Diagnostic Utility of p53 and Cytokeratin 7 Immunohistochemistry in Idiopathic Inflammatory Bowel Disease-Associated Neoplasia
Hao Xie, Shu-Yuan Xiao, Rish Pai, Keith Lai, Yinghong Wang, Bo Shen, Xiuli Liu. Cleveland Clinic, Cleveland, OH; University of Chicago, Chicago, IL
Background: Long-standing inflammatory bowel disease (IBD) is associated with increased risk of developing colorectal adenocarcinoma. Significant intra- and inter-observers' variability exists in histologic interpretation of dysplasia in surveillance biopsies. The aim of this study is to evaluate the utility of a panel of immunohistochemical markers in diagnosing IBD-associated neoplasia.
Design: We reviewed 39 colectomy specimens with IBD-associated neoplasia. In these 39 cases, we identified 172 foci of interest (5 normal, 58 negative for dysplasia, 15 indefinite for dysplasia, 59 low-grade dysplasia, 18 high-grade dysplasia, and 17 invasive adenocarcinoma). They were subjected to immunohistochemistry for p53 and cytokeratin 7 (CK7). Logistic regression was used to evaluate their association with the presence of dysplasia. Receiver operating characteristic (ROC) curves were used to determine the optimal cutoffs and assess the diagnostic performance of p53 and CK7.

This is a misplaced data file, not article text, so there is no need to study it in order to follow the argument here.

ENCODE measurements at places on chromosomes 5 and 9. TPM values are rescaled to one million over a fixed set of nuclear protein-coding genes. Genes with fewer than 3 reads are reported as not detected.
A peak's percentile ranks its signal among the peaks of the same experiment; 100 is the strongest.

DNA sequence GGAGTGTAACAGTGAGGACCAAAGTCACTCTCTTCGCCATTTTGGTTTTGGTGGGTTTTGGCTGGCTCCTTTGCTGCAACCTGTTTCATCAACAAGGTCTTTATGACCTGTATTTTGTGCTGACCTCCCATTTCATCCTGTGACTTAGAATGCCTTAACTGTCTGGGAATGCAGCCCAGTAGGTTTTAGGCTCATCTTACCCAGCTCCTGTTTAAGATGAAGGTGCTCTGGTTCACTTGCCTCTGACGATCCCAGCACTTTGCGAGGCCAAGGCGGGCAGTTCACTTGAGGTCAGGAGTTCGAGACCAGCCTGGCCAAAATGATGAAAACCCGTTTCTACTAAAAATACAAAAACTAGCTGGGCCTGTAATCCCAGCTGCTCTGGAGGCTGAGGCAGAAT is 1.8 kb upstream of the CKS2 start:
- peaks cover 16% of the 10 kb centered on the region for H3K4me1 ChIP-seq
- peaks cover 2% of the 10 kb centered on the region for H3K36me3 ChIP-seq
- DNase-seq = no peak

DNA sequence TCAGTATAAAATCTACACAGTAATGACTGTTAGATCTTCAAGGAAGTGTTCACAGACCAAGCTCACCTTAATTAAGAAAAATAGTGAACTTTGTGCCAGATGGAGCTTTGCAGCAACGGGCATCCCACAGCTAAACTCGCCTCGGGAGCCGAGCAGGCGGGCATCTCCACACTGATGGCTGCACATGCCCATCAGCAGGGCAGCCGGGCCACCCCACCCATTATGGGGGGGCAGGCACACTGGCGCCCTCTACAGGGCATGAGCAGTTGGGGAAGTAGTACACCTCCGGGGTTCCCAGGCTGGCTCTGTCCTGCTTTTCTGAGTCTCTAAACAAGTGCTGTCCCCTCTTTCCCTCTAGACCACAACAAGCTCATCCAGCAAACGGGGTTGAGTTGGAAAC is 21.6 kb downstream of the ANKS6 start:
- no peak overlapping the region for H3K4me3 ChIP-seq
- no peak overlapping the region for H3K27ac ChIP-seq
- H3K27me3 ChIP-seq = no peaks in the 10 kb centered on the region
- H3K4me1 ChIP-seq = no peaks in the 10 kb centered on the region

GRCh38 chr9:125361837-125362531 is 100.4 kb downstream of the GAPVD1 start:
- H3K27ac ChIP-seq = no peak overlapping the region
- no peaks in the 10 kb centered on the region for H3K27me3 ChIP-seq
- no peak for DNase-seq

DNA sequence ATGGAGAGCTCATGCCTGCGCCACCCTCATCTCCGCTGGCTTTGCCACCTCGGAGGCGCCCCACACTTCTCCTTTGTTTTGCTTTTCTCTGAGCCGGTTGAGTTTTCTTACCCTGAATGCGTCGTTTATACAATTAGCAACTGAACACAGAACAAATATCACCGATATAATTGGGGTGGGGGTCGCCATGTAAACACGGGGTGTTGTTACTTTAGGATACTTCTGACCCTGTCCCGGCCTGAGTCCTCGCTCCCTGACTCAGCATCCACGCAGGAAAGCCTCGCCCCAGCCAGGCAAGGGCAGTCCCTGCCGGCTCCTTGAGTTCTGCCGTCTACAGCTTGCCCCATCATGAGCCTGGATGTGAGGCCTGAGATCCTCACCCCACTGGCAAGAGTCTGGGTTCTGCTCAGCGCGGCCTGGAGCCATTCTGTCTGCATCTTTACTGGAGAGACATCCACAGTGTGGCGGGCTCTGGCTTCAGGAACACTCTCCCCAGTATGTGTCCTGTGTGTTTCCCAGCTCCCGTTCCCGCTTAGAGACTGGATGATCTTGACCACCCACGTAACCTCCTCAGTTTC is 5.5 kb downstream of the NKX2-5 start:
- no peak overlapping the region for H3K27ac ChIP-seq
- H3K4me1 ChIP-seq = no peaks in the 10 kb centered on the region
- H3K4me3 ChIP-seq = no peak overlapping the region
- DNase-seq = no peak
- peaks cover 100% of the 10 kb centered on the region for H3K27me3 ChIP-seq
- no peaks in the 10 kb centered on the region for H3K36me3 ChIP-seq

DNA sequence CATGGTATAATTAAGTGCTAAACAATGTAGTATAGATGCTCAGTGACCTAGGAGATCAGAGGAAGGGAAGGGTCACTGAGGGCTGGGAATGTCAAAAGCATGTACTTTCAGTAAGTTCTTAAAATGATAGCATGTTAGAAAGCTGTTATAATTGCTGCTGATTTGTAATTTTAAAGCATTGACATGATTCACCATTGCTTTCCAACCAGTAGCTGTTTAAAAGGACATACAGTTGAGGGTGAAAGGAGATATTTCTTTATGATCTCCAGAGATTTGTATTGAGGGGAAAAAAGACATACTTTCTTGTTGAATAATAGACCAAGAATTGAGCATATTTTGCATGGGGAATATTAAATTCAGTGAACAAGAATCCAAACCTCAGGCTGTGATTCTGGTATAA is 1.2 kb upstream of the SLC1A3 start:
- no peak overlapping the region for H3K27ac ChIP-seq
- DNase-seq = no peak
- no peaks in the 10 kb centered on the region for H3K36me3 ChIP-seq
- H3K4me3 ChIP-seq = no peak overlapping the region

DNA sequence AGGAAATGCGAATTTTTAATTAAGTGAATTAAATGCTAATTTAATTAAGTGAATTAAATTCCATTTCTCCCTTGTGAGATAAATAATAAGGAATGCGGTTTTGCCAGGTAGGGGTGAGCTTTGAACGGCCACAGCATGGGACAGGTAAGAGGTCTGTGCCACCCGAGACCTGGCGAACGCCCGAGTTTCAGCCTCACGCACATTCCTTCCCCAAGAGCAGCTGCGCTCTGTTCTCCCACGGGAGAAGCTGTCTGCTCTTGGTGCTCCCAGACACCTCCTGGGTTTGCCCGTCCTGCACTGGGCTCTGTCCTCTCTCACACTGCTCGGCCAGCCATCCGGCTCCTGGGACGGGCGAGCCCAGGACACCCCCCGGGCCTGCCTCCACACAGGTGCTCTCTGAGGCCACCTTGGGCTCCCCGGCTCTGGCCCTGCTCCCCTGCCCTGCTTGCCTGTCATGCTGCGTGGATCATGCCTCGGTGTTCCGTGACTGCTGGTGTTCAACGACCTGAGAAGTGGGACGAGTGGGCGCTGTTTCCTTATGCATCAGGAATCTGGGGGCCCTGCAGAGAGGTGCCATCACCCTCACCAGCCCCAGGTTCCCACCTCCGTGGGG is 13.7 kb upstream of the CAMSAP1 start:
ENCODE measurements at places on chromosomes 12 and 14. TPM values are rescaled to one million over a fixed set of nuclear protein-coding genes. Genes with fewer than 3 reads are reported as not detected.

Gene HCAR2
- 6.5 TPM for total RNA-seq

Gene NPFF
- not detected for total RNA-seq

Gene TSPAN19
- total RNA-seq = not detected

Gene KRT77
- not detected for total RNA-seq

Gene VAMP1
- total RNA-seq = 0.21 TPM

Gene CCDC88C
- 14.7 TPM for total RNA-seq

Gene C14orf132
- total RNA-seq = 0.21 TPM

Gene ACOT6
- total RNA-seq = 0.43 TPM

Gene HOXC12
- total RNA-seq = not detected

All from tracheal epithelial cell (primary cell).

Results: Both p53 nuclear staining and CK7 immunoreactivity gradually increased in the progression of IBD-associated neoplasia (P < 0.0001). CK7 immunoreactivity increased along with an increase in inflammation severity (P = 0.0002) as well as reactive changes (P = 0.04) in the colonic mucosa. But p53 nuclear staining was independent of either feature. When both p53 > 8% and CK7 > 30% as identified from logistic regression and ROC curves were used to diagnose dysplasia, the specificity achieved was 95%. When either p53 > 8% or CK7 > 30% was used to diagnose dysplasia, the sensitivity achieved was 82% (Table 1).
|p53>8% and CK7>30%||N/A||36%||95%||0.88||0.58||N/A|
|p53>8% or CK7>30%||N/A||82%||56%||0.66||0.75||N/A|